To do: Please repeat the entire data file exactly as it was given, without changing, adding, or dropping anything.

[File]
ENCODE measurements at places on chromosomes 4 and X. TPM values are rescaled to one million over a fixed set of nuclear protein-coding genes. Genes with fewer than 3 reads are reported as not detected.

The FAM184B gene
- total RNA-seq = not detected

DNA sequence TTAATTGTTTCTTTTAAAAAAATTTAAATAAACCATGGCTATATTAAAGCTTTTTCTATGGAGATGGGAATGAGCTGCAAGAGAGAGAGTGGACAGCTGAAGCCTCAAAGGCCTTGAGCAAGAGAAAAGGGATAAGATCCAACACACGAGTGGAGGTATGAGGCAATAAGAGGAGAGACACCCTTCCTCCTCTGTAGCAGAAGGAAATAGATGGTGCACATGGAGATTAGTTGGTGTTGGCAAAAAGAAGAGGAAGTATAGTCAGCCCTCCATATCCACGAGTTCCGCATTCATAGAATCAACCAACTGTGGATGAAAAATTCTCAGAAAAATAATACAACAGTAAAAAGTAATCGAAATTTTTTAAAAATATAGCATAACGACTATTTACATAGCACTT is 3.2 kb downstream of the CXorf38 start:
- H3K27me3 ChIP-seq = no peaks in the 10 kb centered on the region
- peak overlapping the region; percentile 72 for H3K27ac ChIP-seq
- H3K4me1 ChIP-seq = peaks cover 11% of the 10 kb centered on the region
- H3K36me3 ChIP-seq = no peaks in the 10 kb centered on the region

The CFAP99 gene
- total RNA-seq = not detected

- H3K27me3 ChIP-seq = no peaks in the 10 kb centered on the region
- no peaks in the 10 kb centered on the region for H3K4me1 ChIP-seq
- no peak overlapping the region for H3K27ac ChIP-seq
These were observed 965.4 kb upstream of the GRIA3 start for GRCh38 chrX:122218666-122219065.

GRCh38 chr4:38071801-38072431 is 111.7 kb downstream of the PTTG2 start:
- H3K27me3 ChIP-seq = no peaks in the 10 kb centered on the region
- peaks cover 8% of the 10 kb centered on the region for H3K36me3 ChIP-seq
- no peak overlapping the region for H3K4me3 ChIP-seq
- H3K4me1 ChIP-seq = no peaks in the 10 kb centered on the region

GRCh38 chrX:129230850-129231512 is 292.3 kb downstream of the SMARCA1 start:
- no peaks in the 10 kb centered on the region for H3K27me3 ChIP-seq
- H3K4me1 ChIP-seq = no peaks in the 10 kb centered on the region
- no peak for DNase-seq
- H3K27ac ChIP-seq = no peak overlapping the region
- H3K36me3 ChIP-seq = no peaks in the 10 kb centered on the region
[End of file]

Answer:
ENCODE measurements at places on chromosomes 4 and X. TPM values are rescaled to one million over a fixed set of nuclear protein-coding genes. Genes with fewer than 3 reads are reported as not detected.

The FAM184B gene
- total RNA-seq = not detected

DNA sequence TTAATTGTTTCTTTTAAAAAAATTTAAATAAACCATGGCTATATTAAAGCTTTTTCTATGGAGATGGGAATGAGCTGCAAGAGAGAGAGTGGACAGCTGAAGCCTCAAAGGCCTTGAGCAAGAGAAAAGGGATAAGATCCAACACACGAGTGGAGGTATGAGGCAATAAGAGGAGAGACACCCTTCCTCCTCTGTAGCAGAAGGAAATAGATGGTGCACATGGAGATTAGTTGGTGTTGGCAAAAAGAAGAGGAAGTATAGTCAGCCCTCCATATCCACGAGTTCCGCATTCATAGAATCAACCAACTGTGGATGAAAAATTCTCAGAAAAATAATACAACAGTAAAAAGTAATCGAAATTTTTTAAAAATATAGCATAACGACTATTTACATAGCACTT is 3.2 kb downstream of the CXorf38 start:
- H3K27me3 ChIP-seq = no peaks in the 10 kb centered on the region
- peak overlapping the region; percentile 72 for H3K27ac ChIP-seq
- H3K4me1 ChIP-seq = peaks cover 11% of the 10 kb centered on the region
- H3K36me3 ChIP-seq = no peaks in the 10 kb centered on the region

The CFAP99 gene
- total RNA-seq = not detected

- H3K27me3 ChIP-seq = no peaks in the 10 kb centered on the region
- no peaks in the 10 kb centered on the region for H3K4me1 ChIP-seq
- no peak overlapping the region for H3K27ac ChIP-seq
These were observed 965.4 kb upstream of the GRIA3 start for GRCh38 chrX:122218666-122219065.

GRCh38 chr4:38071801-38072431 is 111.7 kb downstream of the PTTG2 start:
- H3K27me3 ChIP-seq = no peaks in the 10 kb centered on the region
- peaks cover 8% of the 10 kb centered on the region for H3K36me3 ChIP-seq
- no peak overlapping the region for H3K4me3 ChIP-seq
- H3K4me1 ChIP-seq = no peaks in the 10 kb centered on the region

GRCh38 chrX:129230850-129231512 is 292.3 kb downstream of the SMARCA1 start:
- no peaks in the 10 kb centered on the region for H3K27me3 ChIP-seq
- H3K4me1 ChIP-seq = no peaks in the 10 kb centered on the region
- no peak for DNase-seq
- H3K27ac ChIP-seq = no peak overlapping the region
- H3K36me3 ChIP-seq = no peaks in the 10 kb centered on the region